Again, we collect anecdotes as a challenge to measurement. There is no data series on numbers of businesses driven away by regulation. Yet.
This is a good anecdote, as it illustrates a too little reported underbelly of financial regulation.
Mr. Kahle saw how hard it was for the employees at his firm to obtain loans, and more broadly, how the existing financial system had helped contribute to the financial crisis. He thought he could do things differently, and he aimed to prove it when he began applying to open a credit union in early 2011.
Since then, the credit union has faced a barrage of regulatory audits and limitations on its operations, ...Now, Mr. Kahle is giving up on his dream of creating a new kind of bank, ...
...the troubles faced by his Internet Archive Federal Credit Union point to how difficult it can be to try out anything new in the heavily regulated industry.
After an 18-month application process, regulators let the Internet Archive Federal Credit Union open in 2012, but with restrictions that did not allow it to offer basic banking products, such as debit cards and online banking.
Mr. Modell said that during the 18-month application process, he and Mr. Kahle made 4,756 changes to their application and made it through only because of Mr. Kahle’s wealth. “I could afford to say yes at every turn — every time they made some weird demand,” Mr. Kahle said.
When they did get their charter from the N.C.U.A. in August 2012 — the first new credit union chartered that year — the Internet Archive Federal Credit Union was limited by the regulators to loans of $5,000 or less, and it could generally serve only people in a small area around New Brunswick, N.J., where the credit union was located.It's a wonder that the US is still only in the mid 40s on the world bank's list of how hard it is to start a new business. But just getting going, with restrictions that make profitability essentially impossible, is only the beginning.
it [the credit union] has faced a steady stream of official exams since: 11 in 14 months. In August, the credit union, by its own count, spent 187 hours dealing with regulators and only 61 hours dealing with customers.
The credit union’s other ideas for expansion were also shot down. In 2014, the Internet Archive Federal Credit Union tried to team up with an organization for migrant workers, the Farmworker Support Committee, to offer bank accounts and cheaper money transfers, but the idea was eventually rejected by an N.C.U.A. examiner.And when the regulators turn against you, they know how to turn the screws:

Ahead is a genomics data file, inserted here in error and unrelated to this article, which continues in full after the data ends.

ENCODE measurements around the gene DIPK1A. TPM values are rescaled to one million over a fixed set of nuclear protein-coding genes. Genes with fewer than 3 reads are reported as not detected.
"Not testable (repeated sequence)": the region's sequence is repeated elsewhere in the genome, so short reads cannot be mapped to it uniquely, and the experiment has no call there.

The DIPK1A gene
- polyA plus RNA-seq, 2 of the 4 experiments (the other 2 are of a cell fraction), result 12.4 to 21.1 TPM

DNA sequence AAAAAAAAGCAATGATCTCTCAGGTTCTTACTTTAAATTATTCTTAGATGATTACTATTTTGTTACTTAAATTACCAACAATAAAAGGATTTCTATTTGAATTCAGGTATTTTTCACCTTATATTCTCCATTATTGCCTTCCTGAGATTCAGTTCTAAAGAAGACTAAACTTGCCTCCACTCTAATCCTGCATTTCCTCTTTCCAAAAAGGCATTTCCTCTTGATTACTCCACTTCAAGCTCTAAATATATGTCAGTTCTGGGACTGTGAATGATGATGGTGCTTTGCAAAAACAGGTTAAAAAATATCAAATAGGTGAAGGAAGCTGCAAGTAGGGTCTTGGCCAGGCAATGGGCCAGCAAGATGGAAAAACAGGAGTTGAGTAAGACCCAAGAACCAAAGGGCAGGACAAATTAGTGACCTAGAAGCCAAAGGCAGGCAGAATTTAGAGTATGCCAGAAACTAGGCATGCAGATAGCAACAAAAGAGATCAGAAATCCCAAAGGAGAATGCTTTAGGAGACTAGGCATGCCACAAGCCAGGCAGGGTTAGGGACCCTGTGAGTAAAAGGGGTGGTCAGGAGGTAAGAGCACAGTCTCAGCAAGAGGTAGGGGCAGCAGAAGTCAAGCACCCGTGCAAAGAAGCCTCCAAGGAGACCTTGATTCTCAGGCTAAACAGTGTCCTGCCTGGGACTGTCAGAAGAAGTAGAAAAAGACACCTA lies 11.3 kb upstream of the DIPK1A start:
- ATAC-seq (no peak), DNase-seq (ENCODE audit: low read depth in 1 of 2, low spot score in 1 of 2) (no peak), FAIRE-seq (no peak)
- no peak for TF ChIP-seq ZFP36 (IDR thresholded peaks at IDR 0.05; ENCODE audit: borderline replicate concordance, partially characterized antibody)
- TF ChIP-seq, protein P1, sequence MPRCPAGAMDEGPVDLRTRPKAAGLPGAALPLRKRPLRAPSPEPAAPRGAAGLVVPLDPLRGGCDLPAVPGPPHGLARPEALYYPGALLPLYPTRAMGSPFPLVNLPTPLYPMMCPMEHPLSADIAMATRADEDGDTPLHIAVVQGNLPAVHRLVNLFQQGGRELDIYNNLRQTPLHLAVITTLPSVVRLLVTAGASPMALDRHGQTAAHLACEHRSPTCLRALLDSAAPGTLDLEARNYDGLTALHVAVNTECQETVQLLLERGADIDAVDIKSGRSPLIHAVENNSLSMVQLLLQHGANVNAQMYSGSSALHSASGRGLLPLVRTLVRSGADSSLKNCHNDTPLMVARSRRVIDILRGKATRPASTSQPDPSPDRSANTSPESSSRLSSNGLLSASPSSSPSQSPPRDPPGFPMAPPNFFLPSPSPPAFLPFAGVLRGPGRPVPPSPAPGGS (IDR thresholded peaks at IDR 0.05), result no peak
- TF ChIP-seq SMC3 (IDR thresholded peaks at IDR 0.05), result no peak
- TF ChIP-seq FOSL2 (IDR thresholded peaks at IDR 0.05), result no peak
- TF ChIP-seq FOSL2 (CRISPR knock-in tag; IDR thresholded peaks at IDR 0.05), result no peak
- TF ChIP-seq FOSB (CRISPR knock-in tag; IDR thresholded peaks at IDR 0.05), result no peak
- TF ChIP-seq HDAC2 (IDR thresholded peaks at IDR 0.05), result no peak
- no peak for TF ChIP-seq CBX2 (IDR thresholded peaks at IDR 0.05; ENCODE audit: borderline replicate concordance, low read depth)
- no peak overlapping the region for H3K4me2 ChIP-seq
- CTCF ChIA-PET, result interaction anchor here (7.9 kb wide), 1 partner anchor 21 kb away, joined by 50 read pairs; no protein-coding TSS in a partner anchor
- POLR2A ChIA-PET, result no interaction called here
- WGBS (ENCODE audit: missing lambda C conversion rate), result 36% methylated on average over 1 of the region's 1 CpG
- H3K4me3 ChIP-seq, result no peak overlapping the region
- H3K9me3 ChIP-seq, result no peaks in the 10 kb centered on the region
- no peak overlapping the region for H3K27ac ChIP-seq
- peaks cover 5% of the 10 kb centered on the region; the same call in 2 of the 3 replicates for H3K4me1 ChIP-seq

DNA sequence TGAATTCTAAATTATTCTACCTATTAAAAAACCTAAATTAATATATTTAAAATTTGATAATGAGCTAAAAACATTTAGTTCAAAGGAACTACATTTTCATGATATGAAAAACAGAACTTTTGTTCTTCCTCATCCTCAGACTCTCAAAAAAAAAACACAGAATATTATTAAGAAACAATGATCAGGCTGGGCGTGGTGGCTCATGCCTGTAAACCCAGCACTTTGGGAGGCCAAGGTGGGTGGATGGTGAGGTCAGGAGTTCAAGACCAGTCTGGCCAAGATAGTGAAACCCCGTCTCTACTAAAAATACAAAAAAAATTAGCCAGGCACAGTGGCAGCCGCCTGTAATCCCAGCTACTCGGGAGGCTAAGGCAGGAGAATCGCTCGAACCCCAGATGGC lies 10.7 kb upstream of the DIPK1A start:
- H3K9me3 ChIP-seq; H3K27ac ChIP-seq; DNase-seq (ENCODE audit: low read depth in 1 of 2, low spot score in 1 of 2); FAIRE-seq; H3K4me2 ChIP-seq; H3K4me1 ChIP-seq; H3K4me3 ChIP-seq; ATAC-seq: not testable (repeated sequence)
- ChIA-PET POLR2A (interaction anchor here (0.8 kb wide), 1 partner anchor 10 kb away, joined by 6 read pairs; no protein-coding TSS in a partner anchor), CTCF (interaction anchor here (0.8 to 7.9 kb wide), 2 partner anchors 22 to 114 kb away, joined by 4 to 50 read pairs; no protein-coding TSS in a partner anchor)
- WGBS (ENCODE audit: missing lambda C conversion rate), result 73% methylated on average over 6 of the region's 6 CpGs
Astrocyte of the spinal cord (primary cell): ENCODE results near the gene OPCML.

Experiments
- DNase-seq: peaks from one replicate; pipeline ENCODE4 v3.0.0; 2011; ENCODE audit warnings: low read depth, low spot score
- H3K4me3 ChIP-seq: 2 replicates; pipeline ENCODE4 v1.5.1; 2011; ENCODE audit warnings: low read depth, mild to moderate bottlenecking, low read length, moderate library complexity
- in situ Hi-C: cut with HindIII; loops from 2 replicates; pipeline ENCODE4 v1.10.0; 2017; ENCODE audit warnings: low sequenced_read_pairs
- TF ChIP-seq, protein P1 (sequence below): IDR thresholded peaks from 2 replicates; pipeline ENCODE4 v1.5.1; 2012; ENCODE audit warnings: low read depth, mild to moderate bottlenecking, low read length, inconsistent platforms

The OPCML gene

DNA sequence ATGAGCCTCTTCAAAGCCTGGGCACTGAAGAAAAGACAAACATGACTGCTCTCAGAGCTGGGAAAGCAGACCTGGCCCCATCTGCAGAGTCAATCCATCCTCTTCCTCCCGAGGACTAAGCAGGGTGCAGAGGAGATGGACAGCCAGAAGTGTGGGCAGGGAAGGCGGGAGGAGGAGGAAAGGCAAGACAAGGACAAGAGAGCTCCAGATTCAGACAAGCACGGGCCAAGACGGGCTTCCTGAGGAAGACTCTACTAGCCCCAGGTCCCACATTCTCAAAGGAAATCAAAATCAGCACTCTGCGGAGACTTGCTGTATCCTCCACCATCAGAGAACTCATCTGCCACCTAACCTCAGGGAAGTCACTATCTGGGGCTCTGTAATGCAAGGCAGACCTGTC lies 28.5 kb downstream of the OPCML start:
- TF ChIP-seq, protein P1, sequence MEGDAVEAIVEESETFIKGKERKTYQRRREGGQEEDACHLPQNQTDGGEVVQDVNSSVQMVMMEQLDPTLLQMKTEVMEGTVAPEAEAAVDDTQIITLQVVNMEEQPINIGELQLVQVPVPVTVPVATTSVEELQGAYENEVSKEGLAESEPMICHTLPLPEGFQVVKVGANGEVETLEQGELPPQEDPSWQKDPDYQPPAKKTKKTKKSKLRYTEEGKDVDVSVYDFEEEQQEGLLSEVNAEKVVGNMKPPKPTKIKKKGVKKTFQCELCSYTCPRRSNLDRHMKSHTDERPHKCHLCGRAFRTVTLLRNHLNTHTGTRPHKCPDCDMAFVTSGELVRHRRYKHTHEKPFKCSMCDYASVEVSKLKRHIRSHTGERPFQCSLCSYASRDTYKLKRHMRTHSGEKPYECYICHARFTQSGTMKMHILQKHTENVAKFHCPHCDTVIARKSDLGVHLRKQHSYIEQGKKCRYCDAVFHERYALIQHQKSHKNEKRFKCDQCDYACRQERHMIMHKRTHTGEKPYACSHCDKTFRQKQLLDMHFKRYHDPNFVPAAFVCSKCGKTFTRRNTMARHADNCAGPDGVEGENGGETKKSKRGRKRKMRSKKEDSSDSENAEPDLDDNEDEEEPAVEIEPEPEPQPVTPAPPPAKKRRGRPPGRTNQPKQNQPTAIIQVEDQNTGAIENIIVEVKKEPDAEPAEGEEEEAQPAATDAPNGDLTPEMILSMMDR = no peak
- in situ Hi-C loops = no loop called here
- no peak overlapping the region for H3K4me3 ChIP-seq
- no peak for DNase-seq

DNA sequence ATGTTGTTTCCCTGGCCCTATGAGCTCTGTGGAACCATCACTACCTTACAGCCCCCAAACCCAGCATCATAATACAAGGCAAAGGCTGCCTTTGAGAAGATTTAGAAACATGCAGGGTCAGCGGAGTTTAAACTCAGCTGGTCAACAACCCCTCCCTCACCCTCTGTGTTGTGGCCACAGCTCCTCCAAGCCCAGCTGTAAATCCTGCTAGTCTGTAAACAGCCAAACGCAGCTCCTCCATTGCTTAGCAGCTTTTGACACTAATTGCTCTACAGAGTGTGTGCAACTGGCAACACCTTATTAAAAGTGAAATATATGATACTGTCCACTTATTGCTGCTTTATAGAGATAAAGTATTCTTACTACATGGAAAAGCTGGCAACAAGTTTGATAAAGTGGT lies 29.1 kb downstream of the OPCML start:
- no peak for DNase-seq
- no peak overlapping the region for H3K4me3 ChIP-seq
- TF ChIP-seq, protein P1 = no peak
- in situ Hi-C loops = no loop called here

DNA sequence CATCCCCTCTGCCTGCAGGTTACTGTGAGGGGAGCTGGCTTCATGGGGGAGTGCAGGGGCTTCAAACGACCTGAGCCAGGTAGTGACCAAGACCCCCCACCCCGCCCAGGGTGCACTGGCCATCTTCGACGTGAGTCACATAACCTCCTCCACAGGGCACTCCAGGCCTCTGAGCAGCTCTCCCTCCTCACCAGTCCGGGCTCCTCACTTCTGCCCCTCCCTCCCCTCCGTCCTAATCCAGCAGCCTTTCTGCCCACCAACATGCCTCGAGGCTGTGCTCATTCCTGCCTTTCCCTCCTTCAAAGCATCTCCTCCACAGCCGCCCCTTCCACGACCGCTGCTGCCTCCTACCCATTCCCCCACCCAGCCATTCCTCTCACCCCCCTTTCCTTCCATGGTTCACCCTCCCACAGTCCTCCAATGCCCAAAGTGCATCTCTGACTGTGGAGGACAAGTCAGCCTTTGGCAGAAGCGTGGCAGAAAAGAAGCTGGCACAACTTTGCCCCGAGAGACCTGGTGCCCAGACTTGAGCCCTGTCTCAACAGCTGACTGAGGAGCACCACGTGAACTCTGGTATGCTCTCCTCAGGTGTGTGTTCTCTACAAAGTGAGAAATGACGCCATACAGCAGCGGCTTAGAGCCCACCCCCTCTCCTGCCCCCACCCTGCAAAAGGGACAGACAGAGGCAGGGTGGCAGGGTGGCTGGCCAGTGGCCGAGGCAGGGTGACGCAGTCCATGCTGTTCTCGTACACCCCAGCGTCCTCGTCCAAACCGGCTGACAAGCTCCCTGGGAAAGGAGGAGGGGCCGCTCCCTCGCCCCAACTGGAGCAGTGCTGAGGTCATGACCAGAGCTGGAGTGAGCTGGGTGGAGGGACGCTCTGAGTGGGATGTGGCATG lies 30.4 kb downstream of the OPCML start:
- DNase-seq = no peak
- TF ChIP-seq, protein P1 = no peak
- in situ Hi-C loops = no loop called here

Mr. Modell and Mr. Kahle said the red flags raised by the N.C.U.A. examiners had been over small discrepancies and record-keeping issues — and often turned out to be factually wrong.
“None of the compliance issues listed in the report were correct,” the credit union wrote in an appeal sent to the N.C.U.A. in May, after the agency lowered the credit union’s regulatory rating.
The N.C.U.A. sent its examiners on an increasingly frequent basis and requested more and more monthly reports from Mr. Modell... By mid-2014, the credit union had made less than $50,000 in loans and Mr. Kahle suggested to Mr. Modell that it was time to give upAnd this business seems pretty much a poster child of benevolent capitalism:
“The original vision of this thing — of helping nonprofit workers, or helping the poor — they will not allow it,” Mr. Kahle said.Given the bad press payday lenders get, this is doubly sad. The quantifiable result:
the number of credit unions in the United States has been shrinking each year since the crisis. There are around 6,300 credit unions, down from 7,000 in 2012 and 8,400 in 2007.The larger backdrop would be amusing if it were not tragic. While the monetary policy part of the Fed has wanted stimulus and more lending, the regulatory apparatus has apparently been busy making sure banks don't lend, at least to anyone who needs the money, new banks don't start, and financial innovations don't emerge.
Update: LabMD CEO Michael J. Dougherty has a blog and a book.